City Council eyes ordinances
The Common Council of the City of Brazil discussed a couple of ordinances which could create problems in the future during Friday's special meeting.
The council repealed Paragraph (B) of Subsection 30.004 of the Brazil Code of Ordinances because it conflicted with other sections.
According to the ordinance, "The Clerk-Treasurer is directly responsible for billing and collection of city-owned utilities and shall appoint employees who are responsible for that billing and collection."
"We have a couple of other sections that name the Board of Public Works and Safety as the group responsible for the billing and collection of the utilities," City Attorney Bob Pell said. "It was brought to our attention that this was in the books and by repealing it, we go back to what is the status quo as the Board of Works has always been responsible for the day-to-day operation of the utilities."
Pell also said if the ordinance had remained as is, Clerk-Treasurer Karen McQueen would be responsible for any issues coming out of the utility offices.
"She already had so much on her plate and there is no reason to add this responsibility if the Board of Works is already handling it," he said. "According to state statutes, the clerk-treasurer or the Board of Works can be put in the position of responsibility."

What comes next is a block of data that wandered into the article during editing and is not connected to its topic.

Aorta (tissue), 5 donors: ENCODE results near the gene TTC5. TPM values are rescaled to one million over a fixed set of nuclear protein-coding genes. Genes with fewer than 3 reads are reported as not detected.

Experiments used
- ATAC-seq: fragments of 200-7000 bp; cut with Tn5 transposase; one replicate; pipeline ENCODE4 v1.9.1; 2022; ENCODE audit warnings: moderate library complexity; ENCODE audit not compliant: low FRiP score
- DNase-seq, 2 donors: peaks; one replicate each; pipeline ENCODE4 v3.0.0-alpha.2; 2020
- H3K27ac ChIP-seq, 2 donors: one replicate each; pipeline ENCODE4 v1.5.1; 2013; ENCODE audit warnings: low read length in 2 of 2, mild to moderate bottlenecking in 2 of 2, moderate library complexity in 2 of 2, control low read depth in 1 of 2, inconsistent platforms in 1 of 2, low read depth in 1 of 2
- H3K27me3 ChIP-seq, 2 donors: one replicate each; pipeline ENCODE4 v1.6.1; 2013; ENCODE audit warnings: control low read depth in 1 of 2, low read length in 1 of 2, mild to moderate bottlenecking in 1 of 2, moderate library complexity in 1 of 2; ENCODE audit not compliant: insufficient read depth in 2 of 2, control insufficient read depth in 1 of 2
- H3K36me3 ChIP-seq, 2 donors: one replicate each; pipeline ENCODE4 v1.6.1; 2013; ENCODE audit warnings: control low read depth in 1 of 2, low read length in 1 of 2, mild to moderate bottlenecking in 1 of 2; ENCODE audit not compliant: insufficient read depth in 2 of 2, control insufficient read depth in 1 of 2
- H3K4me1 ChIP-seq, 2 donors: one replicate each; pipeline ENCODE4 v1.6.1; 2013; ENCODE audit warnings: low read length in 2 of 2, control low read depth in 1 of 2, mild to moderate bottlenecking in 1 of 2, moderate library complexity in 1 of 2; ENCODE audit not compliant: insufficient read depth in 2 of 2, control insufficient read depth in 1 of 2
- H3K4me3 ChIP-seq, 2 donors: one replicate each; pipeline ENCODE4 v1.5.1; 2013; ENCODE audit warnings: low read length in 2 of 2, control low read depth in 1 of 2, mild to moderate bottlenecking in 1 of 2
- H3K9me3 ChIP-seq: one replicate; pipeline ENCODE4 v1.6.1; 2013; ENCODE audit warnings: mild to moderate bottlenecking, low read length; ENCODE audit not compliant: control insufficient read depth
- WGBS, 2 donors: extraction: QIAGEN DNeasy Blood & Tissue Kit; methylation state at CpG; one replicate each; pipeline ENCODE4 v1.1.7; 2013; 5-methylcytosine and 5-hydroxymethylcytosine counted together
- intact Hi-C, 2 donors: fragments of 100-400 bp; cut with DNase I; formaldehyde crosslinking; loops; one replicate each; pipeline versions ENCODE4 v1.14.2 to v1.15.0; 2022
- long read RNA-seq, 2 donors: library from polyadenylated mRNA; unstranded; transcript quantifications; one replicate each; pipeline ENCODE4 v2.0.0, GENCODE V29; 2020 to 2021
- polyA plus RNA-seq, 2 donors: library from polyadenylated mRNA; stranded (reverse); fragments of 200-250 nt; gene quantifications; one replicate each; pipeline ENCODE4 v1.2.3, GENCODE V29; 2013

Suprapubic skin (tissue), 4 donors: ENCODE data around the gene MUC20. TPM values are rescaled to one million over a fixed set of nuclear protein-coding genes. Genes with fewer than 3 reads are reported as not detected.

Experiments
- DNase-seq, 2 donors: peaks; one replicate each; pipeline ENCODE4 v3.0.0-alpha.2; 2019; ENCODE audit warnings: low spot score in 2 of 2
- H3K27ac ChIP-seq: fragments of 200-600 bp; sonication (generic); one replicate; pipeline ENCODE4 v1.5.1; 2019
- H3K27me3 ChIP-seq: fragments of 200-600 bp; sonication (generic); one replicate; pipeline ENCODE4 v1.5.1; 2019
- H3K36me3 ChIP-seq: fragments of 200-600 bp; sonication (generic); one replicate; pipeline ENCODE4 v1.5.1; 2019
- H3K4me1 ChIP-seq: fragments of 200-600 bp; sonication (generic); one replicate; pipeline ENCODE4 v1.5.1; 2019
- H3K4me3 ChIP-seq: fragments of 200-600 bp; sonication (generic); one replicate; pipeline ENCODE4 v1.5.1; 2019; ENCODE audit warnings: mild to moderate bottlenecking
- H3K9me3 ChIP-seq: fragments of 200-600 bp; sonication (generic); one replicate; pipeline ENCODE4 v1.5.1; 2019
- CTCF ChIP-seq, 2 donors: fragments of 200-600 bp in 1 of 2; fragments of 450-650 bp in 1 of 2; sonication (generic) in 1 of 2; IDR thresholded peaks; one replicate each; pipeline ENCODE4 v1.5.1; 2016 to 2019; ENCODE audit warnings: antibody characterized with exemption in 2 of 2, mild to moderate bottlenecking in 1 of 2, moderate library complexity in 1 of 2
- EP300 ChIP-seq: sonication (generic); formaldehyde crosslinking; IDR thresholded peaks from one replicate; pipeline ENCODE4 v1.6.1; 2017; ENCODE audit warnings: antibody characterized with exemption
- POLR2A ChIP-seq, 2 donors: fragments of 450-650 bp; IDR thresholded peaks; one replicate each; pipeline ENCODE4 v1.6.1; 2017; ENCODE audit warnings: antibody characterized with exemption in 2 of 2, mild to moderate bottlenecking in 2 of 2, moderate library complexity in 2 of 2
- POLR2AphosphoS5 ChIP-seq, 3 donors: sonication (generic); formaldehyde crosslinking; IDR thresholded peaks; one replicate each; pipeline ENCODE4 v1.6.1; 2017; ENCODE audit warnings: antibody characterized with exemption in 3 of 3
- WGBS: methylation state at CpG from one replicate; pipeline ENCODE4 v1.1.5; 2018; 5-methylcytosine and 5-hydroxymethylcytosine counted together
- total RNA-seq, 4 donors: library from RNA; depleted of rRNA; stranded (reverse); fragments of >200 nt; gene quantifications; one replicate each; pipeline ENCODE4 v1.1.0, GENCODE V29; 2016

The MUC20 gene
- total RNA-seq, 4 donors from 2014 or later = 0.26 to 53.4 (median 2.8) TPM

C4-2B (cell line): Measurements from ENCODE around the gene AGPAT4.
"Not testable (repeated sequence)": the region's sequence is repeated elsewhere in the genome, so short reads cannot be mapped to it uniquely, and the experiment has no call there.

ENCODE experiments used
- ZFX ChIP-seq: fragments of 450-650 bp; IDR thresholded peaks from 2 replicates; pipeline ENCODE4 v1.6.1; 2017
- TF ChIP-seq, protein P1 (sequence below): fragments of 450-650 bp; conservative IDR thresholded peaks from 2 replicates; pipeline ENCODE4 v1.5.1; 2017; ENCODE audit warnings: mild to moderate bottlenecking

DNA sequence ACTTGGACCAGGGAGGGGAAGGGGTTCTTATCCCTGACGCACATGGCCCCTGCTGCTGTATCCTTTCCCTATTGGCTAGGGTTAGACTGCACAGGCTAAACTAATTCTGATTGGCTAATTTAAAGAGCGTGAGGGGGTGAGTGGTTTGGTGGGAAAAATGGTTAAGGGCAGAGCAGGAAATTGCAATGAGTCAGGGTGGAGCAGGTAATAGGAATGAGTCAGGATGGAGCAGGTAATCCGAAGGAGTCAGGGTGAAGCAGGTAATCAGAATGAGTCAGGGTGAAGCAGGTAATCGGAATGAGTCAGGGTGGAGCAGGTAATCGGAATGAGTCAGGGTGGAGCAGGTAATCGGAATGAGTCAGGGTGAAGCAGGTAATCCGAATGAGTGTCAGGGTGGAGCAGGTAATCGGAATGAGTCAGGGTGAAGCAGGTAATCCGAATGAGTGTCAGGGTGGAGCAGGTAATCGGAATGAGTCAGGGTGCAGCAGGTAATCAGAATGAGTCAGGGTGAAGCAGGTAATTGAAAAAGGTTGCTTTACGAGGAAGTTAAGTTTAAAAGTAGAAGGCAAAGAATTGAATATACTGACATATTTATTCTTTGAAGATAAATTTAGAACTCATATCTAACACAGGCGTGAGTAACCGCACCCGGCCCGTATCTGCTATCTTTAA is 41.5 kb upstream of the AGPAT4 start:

The council also reviewed the city ordinance regarding when political signs may be put up.
Currently, Brazil residents may not put up political signs more than 30 days prior to any election date.
However, legal issues in other Indiana cities has the council reconsidering the ordinance.
In Plainfield and Lebanon, enforcement of similar ordinances have drawn successful challenges from the American Civil Liberties Union (ACLU) of Indiana.
"Right now, we don't have a situation here," Pell said. "We haven't taken any enforcement action on the ordinance."
According to Pell, political speech is protected by the Supreme Court, which is why the ACLU has been successful in challenging the ordinances in Plainfield and Lebanon.
"There is no need to take action at this time, but it is something we need to keep in mind," he said. "We should try to keep current with the situation in those areas and contact the lawyers to see how they are handling the situations."
With Halloween nearing, the council set trick-or-treat hours for the City of Brazil.
With a 4-1 vote, the council approved conducting only one city-wide day for trick-or-treating. Area children will be able to trick-or-treat Oct. 31, from 5:30-8:30 p.m., which is an hour longer than had been approved in recent years. Council Member Steve Lamb voted against the time as he wanted to maintain having two trick-or-treat days.
However, to allow children a second day to go out and receive Halloween treats, the council approved having trick-or-treating Oct. 30, from 6-8 p.m., limited to the Brazil City Fire Department.
The next meeting of the Common Council of the City of Brazil will be Tuesday, at 7 p.m., in the Council Chambers of City Hall.